Upon final processing, the PVB plastic will be able to be used in various industrial adhesive applications and the processed glass material-often called “glass cullet”—will be available for use in numerous applications.

“GreenShield is our commitment to the environment. And while it requires some extra effort and care, we believe it’s worth the investment,” says JN Phillips president Bob Rosenfield. “Customers have been asking about windshield recycling for some time and we are very pleased to be able to offer a solution. It’s the right thing to do for the environment and our business. We are pleased by the initial reception from the insurance industry and look forward to working with others in the windshield replacement process to help keep as much glass and plastic as possible out of landfills.”

The company began researching the process two years ago and, based on its average annual replacement volume, anticipates the GreenShield program will save approximately five million pounds of glass and plastic from landfills each year.

Glass Doctor Parent Dwyer Group Inc. to be Acquired by TZP Capital Partners
The Dwyer Group Inc., the Waco, Texas-based parent company of the Glass Doctor franchisor, has entered into a definitive agreement to be acquired by an investor group led by TZP Capital Partners I L.P., a private equity fund based in New York. At press time, the $150 million deal was expected to close by the end of this year, according to Dwyer.

Mark Dawson, president of the Glass Doctor, told AGRR magazine that the new partnership will allow the Glass Doctor franchise to expand further in the United States and Canada and hinted at further expansion opportunities for the Dwyer Group as a whole.

“This will allow us to look at other businesses [in the home services segment] that complement us,” says Dawson, adding that TZP was an attractive partner as it has a great deal of experience with franchises.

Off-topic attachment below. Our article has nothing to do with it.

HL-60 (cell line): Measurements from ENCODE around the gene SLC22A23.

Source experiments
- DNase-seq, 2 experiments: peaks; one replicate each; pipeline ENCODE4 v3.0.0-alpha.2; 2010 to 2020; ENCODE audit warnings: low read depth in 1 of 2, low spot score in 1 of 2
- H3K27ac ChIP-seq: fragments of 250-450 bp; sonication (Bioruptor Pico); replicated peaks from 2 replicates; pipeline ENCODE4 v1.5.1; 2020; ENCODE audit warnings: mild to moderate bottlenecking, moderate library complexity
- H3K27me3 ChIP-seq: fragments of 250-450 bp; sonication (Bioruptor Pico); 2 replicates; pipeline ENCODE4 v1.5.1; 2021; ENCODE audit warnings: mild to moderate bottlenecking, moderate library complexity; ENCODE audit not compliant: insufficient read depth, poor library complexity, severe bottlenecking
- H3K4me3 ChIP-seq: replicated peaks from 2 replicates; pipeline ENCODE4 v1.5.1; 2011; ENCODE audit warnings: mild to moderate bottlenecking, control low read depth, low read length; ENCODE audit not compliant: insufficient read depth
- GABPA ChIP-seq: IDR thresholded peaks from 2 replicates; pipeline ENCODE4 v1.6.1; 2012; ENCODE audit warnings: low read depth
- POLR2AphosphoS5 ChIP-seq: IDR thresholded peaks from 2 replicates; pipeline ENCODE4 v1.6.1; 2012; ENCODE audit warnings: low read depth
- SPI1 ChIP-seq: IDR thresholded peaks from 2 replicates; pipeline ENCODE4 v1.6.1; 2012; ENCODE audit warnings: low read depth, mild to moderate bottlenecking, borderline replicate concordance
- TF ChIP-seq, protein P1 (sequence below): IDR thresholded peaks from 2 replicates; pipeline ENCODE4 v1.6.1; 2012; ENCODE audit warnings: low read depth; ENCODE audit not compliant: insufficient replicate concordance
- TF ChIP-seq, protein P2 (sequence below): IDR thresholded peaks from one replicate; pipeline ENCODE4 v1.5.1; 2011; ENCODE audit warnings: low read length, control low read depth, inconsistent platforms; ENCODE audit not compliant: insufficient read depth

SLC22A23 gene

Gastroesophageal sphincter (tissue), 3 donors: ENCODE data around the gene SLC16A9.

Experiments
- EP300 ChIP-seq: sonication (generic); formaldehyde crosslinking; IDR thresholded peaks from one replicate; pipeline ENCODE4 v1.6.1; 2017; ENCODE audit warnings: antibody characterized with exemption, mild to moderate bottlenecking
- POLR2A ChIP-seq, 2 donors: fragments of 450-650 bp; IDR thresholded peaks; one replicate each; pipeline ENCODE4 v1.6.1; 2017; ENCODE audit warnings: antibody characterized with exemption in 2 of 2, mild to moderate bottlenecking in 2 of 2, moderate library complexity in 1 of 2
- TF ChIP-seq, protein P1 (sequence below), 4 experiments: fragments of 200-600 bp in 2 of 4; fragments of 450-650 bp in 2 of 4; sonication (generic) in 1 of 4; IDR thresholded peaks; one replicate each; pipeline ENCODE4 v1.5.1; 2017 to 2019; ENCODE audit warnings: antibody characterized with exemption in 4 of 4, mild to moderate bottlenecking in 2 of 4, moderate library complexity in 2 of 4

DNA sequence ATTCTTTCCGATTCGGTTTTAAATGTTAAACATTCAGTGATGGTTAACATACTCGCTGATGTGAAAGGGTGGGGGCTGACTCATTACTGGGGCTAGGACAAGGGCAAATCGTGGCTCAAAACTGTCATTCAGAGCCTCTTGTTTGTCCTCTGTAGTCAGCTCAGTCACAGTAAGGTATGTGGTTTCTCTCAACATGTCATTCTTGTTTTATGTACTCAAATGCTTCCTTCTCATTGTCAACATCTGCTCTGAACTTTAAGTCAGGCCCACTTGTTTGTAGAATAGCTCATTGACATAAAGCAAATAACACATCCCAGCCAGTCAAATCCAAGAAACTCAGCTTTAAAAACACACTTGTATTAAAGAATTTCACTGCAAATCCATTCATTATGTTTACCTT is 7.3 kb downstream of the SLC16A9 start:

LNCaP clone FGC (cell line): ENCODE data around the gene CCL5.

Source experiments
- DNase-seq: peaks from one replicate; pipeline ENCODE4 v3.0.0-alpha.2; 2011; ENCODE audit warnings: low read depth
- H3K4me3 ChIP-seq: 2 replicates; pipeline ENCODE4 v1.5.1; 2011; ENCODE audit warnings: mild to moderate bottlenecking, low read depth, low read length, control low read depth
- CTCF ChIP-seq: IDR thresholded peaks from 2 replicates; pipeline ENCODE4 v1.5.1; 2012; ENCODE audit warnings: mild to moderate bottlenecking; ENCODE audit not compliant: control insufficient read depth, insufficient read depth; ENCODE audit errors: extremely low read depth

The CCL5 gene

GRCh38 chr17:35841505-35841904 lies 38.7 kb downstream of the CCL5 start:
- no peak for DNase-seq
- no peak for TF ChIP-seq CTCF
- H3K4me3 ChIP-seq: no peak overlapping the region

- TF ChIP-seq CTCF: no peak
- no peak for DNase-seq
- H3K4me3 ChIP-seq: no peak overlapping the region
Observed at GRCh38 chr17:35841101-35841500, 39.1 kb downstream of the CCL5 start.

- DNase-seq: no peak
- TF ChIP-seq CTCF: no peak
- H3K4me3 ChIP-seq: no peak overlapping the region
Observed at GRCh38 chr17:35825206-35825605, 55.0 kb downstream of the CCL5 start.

“They bring a lot of expertise to our company and have a lot of experience in franchising,” he says. “Anytime you bring in a private equity company they bring in a lot of expertise.”

Dawson adds that he expects a smooth transition.

“The good thing about TZP is they are committed to keeping key management in place,” he says. “I will remain as president of Glass Doctor. We see no changes personnel-wise—if anything we see it growing. We’re very excited about it.”

Service AutoGlass Employee Ejected from Vehicle
A 27-year-old delivery person for the Service AutoGlass distribution facility in Aurora, Colo., was ejected from a company vehicle during a collision in October, according to the Colorado State Patrol.

Trooper Nate Reid advised AGRR magazine that Edward Humphrey of Arvada, Colo., was traveling northbound on I-25 near Loveland, Colo., on October 19 when traffic slowed for a work zone. According to Reid, Humphrey’s vehicle then rear-ended a Honda traveling in front of his vehicle, which forced the Honda into a third vehicle, a tractor-trailer.